What Is A Bunkhouse? Your Travel Questions Answered

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If you have never stayed in a bunkhouse, but love traveling, especially in the outdoors, then a bunkhouse might be a good lodging option for you.

Never heard of a bunkhouse? More or less, bunkhouses are basic lodging accommodations for adventurers looking for an inexpensive place to rest for the night.

Interested in learning more about bunkhouses? Then you’re in the right place.

What Is Staying At A Bunkhouse Like?


Staying at a bunkhouse is an experience that is not quite ideal for ordinary tourists. Rather, bunkhouse lodging is geared towards outdoorsy types.

As with hostels, hotels, and other overnight accommodations, bunkhouses vary greatly from one to another. Many bunkhouses are little more than a large room with several beds. Others have entertainment facilities, kitchens, and lobbies.

Furthermore, some bunkhouses provide blankets and pillows, however, most of them do not. That said, most bunkhouses are frequented by hikers, campers, and lovers of the great outdoors in the midst of their adventures (which means these customers are already carrying their own sleeping bags and pillows).

Benefits Of Bunkhouses

Renting a bed in a bunkhouse for the night is generally cheaper than any other form of lodging accommodations. Many bunkhouses charge less than $15 per night for a bed.

Again, it is important to understand that bunkhouses are marketed towards groups exploring the outdoors and individual nature lovers who are used to roughing it and sleeping outside in the elements. For these sorts of individuals, a bunkhouse is a lovely lodging option for a night of well-earned rest.

That said, one of the greatest benefits of bunkhouses (for outdoorsy types) is that they are often situated in exciting nature-based locations such as State and National Parks as well as highly-frequented nature trails (like the world-famous Appalachian Trail).

So, once you’ve made it to the bunkhouse, you’re already surrounded by pristine nature (which is what you came to see in the first place). For the type of travelers who enjoy being outside, there are few lodging options more convenient than a bunkhouse.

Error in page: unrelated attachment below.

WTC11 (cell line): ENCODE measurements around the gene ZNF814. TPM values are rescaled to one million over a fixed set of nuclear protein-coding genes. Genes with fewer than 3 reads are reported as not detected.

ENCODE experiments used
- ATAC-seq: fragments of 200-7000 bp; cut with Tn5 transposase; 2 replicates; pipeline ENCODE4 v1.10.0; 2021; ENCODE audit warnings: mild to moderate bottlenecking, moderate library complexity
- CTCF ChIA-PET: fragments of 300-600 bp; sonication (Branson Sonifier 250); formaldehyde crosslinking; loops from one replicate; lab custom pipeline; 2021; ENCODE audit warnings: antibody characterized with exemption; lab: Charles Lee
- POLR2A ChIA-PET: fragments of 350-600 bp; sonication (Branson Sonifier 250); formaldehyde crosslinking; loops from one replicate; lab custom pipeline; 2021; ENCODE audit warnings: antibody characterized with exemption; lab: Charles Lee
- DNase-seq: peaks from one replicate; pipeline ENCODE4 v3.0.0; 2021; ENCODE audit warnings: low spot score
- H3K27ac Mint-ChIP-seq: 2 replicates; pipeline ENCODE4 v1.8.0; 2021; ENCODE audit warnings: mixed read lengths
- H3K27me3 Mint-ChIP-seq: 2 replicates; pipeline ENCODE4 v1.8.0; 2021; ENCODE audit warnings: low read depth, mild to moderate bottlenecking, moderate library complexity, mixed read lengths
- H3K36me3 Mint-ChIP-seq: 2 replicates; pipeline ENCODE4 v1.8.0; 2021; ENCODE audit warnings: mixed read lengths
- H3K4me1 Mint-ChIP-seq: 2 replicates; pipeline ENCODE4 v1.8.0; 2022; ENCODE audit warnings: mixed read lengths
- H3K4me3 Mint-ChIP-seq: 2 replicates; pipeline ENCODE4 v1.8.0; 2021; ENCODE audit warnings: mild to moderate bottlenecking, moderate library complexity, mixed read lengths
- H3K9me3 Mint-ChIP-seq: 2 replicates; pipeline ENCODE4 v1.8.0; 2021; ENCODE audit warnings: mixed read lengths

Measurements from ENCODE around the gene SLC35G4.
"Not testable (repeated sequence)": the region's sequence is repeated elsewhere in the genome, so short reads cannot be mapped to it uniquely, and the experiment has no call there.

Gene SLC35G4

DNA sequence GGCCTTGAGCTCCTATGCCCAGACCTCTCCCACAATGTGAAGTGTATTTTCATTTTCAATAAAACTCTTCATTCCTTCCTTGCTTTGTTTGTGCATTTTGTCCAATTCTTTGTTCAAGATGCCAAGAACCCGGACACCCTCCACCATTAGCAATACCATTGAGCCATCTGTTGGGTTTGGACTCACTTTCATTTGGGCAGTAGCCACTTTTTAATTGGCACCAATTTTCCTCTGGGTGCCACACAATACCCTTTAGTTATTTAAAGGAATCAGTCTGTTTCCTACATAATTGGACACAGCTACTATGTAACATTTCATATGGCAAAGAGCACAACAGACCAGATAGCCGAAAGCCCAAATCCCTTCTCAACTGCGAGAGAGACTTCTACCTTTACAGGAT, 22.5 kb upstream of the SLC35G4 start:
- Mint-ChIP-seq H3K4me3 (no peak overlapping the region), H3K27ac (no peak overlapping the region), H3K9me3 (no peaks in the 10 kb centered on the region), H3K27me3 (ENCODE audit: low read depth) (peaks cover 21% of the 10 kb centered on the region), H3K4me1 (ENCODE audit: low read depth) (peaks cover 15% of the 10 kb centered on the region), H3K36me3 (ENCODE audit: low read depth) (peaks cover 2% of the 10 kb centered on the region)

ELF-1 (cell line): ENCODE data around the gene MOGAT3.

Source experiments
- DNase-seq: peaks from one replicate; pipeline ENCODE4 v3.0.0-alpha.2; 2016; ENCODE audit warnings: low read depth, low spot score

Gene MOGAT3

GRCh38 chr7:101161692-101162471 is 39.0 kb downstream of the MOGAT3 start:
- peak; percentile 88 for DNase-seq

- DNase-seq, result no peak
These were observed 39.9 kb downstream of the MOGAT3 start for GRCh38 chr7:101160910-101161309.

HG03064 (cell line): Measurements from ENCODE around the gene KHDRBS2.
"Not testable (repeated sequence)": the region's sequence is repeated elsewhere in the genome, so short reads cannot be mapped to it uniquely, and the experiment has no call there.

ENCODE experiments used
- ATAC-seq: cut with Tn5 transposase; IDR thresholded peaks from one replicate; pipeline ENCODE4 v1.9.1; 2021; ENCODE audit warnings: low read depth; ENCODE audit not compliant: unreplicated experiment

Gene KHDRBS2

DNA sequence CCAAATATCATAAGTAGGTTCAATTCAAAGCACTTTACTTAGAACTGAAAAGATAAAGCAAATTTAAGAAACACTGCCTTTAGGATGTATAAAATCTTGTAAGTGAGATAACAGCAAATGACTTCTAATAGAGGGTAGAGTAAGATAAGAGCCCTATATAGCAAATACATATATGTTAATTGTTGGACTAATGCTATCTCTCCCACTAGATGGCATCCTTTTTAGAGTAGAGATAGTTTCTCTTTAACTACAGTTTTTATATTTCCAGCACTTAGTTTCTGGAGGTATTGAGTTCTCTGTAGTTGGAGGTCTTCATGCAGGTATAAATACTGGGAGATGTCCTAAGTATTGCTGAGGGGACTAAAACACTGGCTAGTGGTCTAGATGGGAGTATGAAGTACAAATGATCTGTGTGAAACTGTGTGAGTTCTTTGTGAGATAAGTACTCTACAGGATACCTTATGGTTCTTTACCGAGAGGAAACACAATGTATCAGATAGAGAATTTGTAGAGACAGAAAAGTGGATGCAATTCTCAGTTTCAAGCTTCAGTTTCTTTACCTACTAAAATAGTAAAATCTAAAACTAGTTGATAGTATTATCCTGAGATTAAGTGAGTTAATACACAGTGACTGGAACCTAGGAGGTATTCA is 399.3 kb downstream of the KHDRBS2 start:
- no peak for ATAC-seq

Is Food Included With Overnight Stays At Bunkhouses?

As you have probably gathered by now, bunkhouses are about as simple a lodging option as there exists. So, it should come as no surprise then that most of them do not include food with your overnight stay at their facilities. Instead, lodgers are expected to provide their own food (as well as pillows and bedding in most cases).

All things considered, however, bunkhouses that do offer food (and bedding) are beginning to spring up here and there. And, even if the bunkhouse you choose to lodge with doesn’t happen to provide food, many of them do have kitchens for you to prepare whatever food you have brought with you.

It is also important to note than many bunkhouses (especially the ones that are not located in the middle of nowhere) are situated directly beside local pubs. This convenient arrangement makes it quick and easy to find some grub if you don’t feel like packing your meals with you.

All things considered, make sure to inquire to the bunkhouse you are booking with if they provide food or not in order to be properly prepared for your trip.

The Difference Between Bunkhouses and Hostels


It’s pretty obvious that bunkhouses and hostels are pretty similar. They are both extremely affordable lodging options in comparison to traditional hotels or even motels. And, to further complicate things, many folks do indeed use the two words interchangeably.

So, what exactly is the difference between hostels and bunkhouses?

For starters, hostels are rarely located in the middle of pristine nature, as many bunkhouses are. Even more, hostels, for the most part, provide bedding whereas bunkhouses tend to require you bring your own pillows and sleeping bag or blankets.

Another significant difference is that hostel rooms have a much higher standard of comfort than bunkhouses which are frequented by pretty rough customers who are used to sleeping outside under the stars. This includes furniture, TV, and more.

In addition, bunkhouses never include private bathrooms and showers. Hostels on the other hand very often offer private bathrooms and showers for an extra charge.

Lastly, hostels are often part of a chain, or organization of lodging facilities, whereas bunkhouses are usually stand-alone establishments fun by individual owners or families.

Is a Bunkhouse Right for Me?

By now, you have probably come to the decision on your own, whether or not a bunkhouse is right for you to stay in while traveling.

However, if you are still in considerations, here are a few points to consider:

  • Do you enjoy being secluded in nature?
  • Are you ok with packing and cooking your own food?
  • Are you ok with providing your own bedding?
  • Do you ok with sharing a bathroom and shower with multiple people?
  • Are you planning on trekking through the wilderness?
  • Are you traveling a group?

If the answers to each of the above questions is a “yes” then you are more than likely a prime candidate for lodging at a bunkhouse! If you answered no to any one of these questions, you should reconsider booking a stay at a bunkhouse.

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